This proposal would require special plates for repeat drunken drivers.
According to the article, Georgia, Minnesota, and Ohio require special license plates for convicted drunk drivers, and the plates in Ohio are bright orange.
Would driving with these special plates create enough reasonable suspicion to justify a stop? Or, even if they do not create reasonable suspicion per se, could they contribute enough to make even otherwise overlooked behavior, such as driving just slightly above the speed limit, grounds for a stop? The obvious slippery slope argument here is that we could have every kind of criminal labeled so that the police could keep a special eye on them, a la The Scarlet Letter.
"Hey, that guy with the 'M' on his shirt was previously convicted of marijuana possession. Let's go search him!"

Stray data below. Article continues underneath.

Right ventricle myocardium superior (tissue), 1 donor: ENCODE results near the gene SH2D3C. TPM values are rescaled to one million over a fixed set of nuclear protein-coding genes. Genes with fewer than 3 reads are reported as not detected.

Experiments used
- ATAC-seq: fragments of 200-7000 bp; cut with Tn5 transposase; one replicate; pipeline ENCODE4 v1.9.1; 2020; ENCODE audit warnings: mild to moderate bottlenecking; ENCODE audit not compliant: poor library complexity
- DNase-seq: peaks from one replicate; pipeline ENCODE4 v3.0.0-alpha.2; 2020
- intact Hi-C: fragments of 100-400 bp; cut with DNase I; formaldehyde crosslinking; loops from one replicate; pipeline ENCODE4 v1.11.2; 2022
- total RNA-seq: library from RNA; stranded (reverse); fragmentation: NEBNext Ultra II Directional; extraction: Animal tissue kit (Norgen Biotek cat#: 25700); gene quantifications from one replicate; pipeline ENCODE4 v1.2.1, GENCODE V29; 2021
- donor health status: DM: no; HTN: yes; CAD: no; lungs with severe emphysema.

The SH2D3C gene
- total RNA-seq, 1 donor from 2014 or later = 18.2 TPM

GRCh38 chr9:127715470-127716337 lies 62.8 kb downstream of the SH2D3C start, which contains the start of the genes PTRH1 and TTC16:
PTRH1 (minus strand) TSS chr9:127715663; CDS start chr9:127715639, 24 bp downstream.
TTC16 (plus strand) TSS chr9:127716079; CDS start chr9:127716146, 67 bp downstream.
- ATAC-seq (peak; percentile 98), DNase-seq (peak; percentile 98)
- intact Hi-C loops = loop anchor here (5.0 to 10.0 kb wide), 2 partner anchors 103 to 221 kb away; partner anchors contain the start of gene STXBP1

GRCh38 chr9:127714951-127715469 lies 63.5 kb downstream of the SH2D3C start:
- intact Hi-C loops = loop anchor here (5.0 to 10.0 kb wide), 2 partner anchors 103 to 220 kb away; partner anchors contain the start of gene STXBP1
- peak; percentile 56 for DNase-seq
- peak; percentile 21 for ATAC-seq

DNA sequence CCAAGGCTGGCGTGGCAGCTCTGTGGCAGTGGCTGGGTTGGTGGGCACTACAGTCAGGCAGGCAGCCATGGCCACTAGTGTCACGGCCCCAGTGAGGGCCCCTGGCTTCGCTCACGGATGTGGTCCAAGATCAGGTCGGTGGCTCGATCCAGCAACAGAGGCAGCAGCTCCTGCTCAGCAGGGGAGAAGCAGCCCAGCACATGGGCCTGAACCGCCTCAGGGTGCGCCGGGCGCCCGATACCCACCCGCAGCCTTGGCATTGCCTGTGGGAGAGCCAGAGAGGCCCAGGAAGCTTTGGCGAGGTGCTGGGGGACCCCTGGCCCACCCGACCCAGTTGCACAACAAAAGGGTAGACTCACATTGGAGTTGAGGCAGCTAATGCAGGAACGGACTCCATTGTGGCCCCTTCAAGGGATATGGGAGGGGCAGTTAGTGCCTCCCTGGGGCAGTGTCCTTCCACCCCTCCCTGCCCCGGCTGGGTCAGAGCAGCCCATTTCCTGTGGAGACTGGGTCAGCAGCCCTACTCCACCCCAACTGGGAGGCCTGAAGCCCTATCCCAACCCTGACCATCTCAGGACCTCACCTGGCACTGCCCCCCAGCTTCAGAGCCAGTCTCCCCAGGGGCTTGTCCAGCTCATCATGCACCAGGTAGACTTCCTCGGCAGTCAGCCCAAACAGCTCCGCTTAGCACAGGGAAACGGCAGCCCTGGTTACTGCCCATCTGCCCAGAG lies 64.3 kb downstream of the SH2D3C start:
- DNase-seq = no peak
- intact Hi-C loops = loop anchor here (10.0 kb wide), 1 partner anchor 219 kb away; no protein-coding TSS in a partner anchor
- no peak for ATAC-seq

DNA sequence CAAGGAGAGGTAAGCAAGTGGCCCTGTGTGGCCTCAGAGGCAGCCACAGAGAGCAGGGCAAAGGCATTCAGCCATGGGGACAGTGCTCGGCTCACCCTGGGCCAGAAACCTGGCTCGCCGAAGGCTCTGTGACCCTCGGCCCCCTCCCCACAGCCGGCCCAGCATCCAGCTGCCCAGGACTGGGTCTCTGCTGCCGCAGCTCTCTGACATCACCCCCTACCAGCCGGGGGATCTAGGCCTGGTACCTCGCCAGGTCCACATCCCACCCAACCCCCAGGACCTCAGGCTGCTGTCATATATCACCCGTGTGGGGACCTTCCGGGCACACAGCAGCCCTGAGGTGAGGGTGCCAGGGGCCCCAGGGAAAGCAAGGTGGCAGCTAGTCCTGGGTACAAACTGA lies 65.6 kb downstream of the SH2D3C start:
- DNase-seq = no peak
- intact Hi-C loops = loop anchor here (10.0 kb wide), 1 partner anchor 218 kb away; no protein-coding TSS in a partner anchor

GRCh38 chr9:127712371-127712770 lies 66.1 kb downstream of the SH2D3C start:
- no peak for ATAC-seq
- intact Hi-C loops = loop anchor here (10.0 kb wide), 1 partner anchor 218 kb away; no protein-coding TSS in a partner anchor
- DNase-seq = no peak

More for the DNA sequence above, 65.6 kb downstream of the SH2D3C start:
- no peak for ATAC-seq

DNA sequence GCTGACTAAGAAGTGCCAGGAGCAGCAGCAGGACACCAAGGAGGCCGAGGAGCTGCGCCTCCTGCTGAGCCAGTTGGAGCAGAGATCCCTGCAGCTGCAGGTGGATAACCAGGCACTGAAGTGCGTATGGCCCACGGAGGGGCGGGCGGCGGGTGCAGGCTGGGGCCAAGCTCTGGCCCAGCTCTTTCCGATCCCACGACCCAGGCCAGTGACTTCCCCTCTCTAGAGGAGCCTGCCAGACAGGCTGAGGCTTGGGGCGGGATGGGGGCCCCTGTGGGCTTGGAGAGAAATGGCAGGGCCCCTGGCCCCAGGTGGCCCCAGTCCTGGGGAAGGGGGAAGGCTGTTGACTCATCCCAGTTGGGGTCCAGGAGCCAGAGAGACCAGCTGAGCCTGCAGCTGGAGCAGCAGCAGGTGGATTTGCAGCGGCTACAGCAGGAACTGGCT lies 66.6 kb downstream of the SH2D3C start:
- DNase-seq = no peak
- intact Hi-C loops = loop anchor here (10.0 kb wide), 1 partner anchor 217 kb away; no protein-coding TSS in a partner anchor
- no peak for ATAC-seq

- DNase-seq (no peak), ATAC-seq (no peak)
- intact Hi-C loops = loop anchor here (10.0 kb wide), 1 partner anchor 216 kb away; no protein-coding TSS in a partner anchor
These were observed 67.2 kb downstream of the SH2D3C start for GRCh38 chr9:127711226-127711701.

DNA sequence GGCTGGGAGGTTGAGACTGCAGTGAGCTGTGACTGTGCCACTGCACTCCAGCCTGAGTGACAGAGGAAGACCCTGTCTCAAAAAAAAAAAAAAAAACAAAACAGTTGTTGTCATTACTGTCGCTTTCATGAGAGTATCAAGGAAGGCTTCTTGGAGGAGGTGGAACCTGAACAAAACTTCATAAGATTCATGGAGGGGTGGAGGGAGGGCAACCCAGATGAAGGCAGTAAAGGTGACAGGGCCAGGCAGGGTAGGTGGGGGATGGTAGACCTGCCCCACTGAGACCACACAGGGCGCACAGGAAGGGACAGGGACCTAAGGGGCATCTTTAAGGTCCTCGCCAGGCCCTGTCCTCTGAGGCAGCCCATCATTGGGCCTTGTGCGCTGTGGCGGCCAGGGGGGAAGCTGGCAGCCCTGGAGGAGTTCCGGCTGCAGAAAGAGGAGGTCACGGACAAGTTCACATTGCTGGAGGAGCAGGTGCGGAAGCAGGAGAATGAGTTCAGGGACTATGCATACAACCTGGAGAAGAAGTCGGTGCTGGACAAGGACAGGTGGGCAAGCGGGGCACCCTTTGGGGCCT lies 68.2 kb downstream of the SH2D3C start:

And what in the world makes them think that this would be effective? It doesn't stop drunk drivers from driving rental cars. And, as the article points out, there's no guarantee that it's the convicted drunk driver driving at any particular time, and not a friend or family member.
Ostensibly, the purpose is to prevent deadly accidents. But how is this going to prevent accidents? People will jump out of the crosswalks when they see license plates beginning in "D" coming at them? Cars will pull over and let them pass? Parents will make their kids, who had been jumping around in the back seat, buckle their seatbelts? No, they'll just get pulled more over. I guess the concept is that this will cause less accidents because they'll spend more time pulled over, digging out their license and registration, and less time actually driving?
It just amazes me how much power MADD and similar organizations have over the legislature. I guess drunk driving is an easy issue to get tough on and not look bad to anyone. That and sex offenders. So sad that they can't spend their time doing something to actually help somebody.